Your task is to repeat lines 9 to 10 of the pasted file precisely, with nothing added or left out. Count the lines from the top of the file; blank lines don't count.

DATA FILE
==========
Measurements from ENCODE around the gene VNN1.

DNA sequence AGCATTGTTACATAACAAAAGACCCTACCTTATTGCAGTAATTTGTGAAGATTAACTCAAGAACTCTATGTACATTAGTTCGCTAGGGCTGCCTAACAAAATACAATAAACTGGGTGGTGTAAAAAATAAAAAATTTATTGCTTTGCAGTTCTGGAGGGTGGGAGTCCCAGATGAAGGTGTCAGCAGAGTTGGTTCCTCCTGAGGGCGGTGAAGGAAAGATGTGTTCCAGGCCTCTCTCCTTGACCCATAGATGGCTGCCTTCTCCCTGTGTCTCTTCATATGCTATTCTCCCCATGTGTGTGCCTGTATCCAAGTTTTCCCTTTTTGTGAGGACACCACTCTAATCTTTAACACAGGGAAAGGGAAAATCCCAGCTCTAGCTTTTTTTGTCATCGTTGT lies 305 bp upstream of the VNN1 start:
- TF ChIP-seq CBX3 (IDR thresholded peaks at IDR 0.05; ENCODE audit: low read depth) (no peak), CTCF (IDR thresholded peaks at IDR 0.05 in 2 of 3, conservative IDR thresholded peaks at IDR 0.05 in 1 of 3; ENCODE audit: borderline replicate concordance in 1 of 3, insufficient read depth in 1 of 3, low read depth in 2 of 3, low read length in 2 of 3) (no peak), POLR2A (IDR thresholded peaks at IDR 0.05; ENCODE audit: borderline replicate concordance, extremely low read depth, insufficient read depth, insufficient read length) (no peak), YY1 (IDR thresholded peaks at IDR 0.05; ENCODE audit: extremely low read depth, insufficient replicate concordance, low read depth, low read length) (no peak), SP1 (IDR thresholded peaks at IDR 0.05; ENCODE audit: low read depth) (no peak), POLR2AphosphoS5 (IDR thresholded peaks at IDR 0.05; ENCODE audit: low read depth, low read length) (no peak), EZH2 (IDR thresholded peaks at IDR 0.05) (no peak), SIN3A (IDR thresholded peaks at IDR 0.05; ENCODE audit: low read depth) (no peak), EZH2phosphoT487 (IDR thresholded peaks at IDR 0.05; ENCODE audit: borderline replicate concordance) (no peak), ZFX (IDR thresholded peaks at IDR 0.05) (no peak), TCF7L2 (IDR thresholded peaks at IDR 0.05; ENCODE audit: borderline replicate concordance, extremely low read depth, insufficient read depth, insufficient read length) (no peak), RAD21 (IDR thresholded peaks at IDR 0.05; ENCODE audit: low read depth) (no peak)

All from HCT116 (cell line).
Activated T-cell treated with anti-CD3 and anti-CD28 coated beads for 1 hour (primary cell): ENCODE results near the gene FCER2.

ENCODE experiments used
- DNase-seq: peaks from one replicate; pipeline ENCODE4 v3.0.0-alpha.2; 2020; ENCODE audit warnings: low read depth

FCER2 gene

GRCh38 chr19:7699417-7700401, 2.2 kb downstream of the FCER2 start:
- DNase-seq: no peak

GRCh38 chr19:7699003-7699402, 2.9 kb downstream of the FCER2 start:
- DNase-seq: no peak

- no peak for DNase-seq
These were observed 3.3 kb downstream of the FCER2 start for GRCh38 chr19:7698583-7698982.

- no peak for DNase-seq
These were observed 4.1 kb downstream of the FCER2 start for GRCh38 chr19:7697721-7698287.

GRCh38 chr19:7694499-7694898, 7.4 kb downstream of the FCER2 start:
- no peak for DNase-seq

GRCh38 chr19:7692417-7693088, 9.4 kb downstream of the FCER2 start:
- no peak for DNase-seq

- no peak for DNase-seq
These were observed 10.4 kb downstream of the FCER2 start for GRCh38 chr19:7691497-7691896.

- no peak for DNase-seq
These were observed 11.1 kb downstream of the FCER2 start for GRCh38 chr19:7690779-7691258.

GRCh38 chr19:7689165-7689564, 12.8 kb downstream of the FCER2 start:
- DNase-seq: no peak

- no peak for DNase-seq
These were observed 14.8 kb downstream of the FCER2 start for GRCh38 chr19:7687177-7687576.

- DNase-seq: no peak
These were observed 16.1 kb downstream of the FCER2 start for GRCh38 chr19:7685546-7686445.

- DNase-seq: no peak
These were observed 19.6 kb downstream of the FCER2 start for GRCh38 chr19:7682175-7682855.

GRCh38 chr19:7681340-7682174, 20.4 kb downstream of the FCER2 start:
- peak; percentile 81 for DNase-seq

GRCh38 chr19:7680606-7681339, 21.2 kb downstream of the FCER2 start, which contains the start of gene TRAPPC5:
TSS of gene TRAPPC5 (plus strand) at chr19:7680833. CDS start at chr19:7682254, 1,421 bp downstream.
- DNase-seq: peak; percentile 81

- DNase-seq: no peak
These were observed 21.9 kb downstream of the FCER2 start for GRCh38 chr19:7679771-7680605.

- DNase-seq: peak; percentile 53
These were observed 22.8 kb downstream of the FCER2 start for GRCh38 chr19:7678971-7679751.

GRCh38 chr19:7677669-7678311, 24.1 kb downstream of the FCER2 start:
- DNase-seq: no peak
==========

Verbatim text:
GRCh38 chr19:7699417-7700401, 2.2 kb downstream of the FCER2 start:
- DNase-seq: no peak